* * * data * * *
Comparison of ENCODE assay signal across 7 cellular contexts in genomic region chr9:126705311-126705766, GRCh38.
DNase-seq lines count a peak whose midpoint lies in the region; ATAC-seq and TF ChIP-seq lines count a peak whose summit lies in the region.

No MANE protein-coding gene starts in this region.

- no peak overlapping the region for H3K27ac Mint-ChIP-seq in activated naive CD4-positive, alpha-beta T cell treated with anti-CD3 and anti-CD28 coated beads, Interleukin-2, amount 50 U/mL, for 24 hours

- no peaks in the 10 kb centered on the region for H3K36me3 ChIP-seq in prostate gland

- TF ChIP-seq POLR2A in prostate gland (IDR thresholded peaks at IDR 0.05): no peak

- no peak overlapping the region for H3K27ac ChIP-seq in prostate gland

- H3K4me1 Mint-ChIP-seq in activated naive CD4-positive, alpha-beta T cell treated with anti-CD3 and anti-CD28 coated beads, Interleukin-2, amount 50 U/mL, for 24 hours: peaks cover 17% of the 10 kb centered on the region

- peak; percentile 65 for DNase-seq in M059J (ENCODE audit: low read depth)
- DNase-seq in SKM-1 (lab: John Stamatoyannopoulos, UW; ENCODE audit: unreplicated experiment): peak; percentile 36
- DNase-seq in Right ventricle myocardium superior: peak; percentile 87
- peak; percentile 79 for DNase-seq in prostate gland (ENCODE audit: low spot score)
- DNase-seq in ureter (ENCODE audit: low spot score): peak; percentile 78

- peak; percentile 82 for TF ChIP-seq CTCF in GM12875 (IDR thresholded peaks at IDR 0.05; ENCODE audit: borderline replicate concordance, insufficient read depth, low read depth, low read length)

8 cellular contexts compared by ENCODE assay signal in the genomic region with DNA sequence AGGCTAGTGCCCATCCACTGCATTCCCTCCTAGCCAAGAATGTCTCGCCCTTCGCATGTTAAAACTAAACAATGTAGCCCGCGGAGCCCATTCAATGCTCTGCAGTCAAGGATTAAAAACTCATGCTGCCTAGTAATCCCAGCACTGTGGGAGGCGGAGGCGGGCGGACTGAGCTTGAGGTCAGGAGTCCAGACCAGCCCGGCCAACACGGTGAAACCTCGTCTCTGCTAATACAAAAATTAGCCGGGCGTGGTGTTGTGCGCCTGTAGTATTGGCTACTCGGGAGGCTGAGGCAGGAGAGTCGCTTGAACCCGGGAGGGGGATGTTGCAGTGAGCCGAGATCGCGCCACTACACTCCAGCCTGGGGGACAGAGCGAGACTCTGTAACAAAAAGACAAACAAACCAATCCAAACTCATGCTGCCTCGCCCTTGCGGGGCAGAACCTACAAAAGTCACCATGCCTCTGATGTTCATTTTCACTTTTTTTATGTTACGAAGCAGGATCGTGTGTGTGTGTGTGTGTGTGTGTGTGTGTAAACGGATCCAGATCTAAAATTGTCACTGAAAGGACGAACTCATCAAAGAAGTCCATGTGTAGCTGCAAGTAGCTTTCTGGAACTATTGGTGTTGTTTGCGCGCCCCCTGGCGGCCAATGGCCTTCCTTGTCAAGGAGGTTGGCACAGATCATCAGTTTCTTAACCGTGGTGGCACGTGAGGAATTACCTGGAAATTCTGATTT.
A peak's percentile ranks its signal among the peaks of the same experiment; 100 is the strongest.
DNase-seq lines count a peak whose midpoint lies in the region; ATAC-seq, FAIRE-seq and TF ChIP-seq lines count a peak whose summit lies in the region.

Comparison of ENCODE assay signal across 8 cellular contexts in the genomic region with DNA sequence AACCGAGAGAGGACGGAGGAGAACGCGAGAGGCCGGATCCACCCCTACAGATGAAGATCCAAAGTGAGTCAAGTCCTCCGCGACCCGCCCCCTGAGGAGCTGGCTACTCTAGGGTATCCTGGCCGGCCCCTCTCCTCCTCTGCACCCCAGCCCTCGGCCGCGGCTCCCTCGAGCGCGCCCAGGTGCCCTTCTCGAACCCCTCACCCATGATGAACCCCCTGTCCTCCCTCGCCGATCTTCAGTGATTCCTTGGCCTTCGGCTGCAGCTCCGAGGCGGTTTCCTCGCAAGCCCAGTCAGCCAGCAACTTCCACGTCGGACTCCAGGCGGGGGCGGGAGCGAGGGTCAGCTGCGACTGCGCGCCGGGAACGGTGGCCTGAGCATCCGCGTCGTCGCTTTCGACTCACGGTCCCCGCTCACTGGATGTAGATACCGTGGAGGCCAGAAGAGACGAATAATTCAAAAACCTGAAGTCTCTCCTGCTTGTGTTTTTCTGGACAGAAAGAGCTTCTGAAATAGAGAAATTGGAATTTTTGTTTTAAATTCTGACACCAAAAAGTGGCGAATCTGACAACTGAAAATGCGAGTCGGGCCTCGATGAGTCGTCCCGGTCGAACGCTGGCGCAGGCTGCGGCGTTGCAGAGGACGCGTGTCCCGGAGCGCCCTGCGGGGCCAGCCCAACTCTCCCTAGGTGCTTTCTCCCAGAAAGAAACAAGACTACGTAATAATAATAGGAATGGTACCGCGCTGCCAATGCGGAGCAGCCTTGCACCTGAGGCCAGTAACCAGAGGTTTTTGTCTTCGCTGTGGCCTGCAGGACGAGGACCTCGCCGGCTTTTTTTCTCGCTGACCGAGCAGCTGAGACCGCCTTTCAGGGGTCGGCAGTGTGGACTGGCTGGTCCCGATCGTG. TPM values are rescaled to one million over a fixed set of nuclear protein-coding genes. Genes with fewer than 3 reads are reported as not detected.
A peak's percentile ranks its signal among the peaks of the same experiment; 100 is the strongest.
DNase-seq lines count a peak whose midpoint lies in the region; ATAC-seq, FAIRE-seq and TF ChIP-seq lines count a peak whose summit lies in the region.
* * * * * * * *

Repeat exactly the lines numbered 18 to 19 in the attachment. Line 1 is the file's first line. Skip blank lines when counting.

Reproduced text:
Comparison of ENCODE assay signal across 8 cellular contexts in the genomic region with DNA sequence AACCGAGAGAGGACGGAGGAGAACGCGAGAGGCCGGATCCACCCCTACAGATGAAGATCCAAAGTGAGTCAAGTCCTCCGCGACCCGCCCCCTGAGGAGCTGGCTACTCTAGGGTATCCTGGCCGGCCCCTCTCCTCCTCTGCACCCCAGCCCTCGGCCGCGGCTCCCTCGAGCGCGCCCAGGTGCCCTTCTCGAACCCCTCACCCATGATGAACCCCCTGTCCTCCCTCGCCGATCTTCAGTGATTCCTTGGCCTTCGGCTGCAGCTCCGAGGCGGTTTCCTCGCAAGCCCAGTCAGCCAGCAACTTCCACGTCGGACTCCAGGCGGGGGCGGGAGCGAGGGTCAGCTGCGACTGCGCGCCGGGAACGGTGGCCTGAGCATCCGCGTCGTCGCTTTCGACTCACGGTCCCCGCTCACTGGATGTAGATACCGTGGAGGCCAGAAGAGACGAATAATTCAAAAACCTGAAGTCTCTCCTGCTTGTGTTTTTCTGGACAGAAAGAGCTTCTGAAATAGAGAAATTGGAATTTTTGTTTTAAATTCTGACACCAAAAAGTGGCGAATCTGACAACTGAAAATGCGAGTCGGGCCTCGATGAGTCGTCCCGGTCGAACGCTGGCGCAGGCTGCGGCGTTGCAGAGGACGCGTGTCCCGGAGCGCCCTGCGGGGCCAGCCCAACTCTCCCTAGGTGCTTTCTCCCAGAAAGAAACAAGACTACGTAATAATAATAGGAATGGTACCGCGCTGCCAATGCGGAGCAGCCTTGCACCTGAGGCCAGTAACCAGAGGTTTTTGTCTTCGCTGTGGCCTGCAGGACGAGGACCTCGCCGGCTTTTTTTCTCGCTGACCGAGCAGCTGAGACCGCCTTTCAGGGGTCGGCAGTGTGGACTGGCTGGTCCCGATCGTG. TPM values are rescaled to one million over a fixed set of nuclear protein-coding genes. Genes with fewer than 3 reads are reported as not detected.
A peak's percentile ranks its signal among the peaks of the same experiment; 100 is the strongest.